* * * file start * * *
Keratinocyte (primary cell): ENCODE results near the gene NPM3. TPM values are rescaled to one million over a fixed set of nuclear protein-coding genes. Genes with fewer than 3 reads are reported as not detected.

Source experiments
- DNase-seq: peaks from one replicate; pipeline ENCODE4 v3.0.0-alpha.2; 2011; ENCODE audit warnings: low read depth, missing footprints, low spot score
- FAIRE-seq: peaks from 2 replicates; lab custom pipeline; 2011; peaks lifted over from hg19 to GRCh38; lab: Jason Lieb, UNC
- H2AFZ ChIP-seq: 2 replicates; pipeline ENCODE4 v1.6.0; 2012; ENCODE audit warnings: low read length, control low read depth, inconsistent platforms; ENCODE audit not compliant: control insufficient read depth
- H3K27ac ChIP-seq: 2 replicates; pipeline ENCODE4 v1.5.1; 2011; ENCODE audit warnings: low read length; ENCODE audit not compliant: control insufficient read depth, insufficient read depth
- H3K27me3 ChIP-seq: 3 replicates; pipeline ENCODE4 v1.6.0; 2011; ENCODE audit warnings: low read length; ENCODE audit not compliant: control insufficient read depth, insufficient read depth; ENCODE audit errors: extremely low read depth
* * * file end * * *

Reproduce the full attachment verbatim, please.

Keratinocyte (primary cell): ENCODE results near the gene NPM3. TPM values are rescaled to one million over a fixed set of nuclear protein-coding genes. Genes with fewer than 3 reads are reported as not detected.

Source experiments
- DNase-seq: peaks from one replicate; pipeline ENCODE4 v3.0.0-alpha.2; 2011; ENCODE audit warnings: low read depth, missing footprints, low spot score
- FAIRE-seq: peaks from 2 replicates; lab custom pipeline; 2011; peaks lifted over from hg19 to GRCh38; lab: Jason Lieb, UNC
- H2AFZ ChIP-seq: 2 replicates; pipeline ENCODE4 v1.6.0; 2012; ENCODE audit warnings: low read length, control low read depth, inconsistent platforms; ENCODE audit not compliant: control insufficient read depth
- H3K27ac ChIP-seq: 2 replicates; pipeline ENCODE4 v1.5.1; 2011; ENCODE audit warnings: low read length; ENCODE audit not compliant: control insufficient read depth, insufficient read depth
- H3K27me3 ChIP-seq: 3 replicates; pipeline ENCODE4 v1.6.0; 2011; ENCODE audit warnings: low read length; ENCODE audit not compliant: control insufficient read depth, insufficient read depth; ENCODE audit errors: extremely low read depth